Lionsgate's 'Perfect Game': Bumped to season's end?
Ever since I took my baseball-crazed 10-year-old and his pals to see a screening of Lionsgate's "The Perfect Game," he's been urging all his Little League buddies to see the movie, which does a nice job of telling the soul-stirring story of a ragtag bunch of kids from Monterrey, Mexico who assemble a Little League team that--shockingly--wins the 1957 Little League World Series. It feels like a fable, but it's actually a true story, with the poverty-stricken kids overcoming all sorts of obstacles and blatant prejudice to win 13 consecutive games, the last one a perfect game, hence the title.
There's only one problem: Lionsgate has suddenly bumped the movie from its Aug. 8 release date and won't say when the film will be released. It's rarely a good sign when a studio bails out of a release date at the last moment, especially when it won't say why. All I could get out of a high-level Lionsgate exec was a terse: "The studio expects to have news about a new date soon."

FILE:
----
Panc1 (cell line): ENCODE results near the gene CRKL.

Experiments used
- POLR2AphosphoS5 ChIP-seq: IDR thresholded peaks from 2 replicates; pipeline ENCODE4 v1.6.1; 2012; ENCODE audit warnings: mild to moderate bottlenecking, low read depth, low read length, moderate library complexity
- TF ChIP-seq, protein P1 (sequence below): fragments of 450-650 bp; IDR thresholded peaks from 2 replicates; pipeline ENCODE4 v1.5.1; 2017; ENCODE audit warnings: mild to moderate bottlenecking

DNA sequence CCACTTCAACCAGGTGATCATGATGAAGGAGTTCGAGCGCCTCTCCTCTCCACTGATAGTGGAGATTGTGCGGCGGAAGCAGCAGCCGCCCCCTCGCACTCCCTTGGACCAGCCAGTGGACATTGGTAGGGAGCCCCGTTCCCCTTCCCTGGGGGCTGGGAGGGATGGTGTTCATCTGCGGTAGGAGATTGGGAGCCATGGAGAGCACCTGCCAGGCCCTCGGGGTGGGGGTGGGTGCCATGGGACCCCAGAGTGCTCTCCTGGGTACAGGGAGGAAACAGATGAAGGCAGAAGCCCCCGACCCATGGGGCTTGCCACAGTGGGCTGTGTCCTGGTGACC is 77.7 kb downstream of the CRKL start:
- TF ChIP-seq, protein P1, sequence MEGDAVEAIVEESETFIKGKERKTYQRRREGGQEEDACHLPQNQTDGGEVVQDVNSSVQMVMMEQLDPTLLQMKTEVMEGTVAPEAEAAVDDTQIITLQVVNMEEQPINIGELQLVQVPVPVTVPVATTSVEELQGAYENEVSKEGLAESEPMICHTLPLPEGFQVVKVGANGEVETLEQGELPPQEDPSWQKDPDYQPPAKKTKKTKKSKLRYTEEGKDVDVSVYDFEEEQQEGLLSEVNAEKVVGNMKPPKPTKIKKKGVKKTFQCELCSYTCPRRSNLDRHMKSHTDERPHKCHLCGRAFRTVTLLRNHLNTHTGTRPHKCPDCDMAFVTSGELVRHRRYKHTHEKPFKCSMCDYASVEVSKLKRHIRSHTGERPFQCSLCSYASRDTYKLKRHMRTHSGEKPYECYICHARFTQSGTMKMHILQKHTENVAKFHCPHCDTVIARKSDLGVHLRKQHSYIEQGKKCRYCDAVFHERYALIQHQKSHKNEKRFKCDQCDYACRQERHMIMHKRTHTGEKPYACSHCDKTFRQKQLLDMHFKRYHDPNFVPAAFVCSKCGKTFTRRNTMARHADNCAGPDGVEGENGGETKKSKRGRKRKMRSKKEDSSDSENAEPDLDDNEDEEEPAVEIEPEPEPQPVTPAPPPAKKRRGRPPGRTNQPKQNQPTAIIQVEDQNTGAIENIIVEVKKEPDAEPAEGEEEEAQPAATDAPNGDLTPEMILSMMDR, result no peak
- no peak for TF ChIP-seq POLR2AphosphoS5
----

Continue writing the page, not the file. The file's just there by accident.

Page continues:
It doesn't take a rocket scientist to figure out that if Lionsgate is going to release the movie, it will have to do so by mid-October, which would be the height of major league playoff time. It may be that Lionsgate is experiencing some growing pains as it has ramped up its release schedule, which seems to have another "Saw" sequel and a new Tyler Perry project every other month. (The studio just signed a new deal with Perry, who's been a consistent box-office performer.) Before moving "The Perfect Game," the studio had three movies in August, four movies in September and three more scheduled for release in October, including Oliver Stone's much-anticipated "W." For a small-sized studio like Lionsgate, three or four movies in a month is quite a crowd.
I'm hoping Lionsgate will do right by "The Perfect Game." It's a movie with a lot of heart and a great young cast of kids, whom my son's friends all somehow recognized from their appearances on various Disney Channel shows. For us oldsters, it has Cheech Marin as a twinkly-eyed Monterrey parish priest who makes sure the boys always have a guardian angel watching over their shoulders.
For baseball purists, here's an extended trailer from the film that features some great vintage footage from the glory days of '50s baseball: